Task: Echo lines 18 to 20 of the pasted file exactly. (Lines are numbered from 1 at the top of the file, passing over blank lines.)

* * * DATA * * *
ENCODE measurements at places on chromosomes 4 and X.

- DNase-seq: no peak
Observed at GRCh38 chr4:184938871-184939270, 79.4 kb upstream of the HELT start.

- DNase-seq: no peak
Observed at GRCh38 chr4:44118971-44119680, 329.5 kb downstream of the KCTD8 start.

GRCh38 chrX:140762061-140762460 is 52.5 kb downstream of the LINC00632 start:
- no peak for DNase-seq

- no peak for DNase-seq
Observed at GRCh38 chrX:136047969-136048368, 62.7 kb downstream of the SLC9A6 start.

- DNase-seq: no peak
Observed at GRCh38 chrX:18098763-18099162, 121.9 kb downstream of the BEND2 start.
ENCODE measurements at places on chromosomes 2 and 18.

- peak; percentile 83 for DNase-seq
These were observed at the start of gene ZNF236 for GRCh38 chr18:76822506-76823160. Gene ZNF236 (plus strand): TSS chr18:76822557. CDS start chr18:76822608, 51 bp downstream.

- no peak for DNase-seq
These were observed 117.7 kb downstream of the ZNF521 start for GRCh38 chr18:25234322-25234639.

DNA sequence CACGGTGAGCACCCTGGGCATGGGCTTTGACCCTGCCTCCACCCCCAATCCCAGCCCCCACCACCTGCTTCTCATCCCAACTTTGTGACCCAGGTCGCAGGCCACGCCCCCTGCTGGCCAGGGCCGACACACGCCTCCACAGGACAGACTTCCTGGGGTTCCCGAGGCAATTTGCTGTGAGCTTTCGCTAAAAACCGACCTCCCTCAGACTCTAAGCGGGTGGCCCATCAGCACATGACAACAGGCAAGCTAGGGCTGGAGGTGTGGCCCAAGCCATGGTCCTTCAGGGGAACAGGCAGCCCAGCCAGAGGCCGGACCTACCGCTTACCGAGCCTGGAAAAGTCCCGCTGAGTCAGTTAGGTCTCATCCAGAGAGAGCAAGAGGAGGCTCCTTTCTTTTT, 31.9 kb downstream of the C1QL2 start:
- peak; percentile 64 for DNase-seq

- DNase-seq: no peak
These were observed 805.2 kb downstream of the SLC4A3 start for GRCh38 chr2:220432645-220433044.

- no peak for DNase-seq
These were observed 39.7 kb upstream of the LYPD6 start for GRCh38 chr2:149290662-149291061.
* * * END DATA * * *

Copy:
- peak; percentile 64 for DNase-seq

- DNase-seq: no peak
These were observed 805.2 kb downstream of the SLC4A3 start for GRCh38 chr2:220432645-220433044.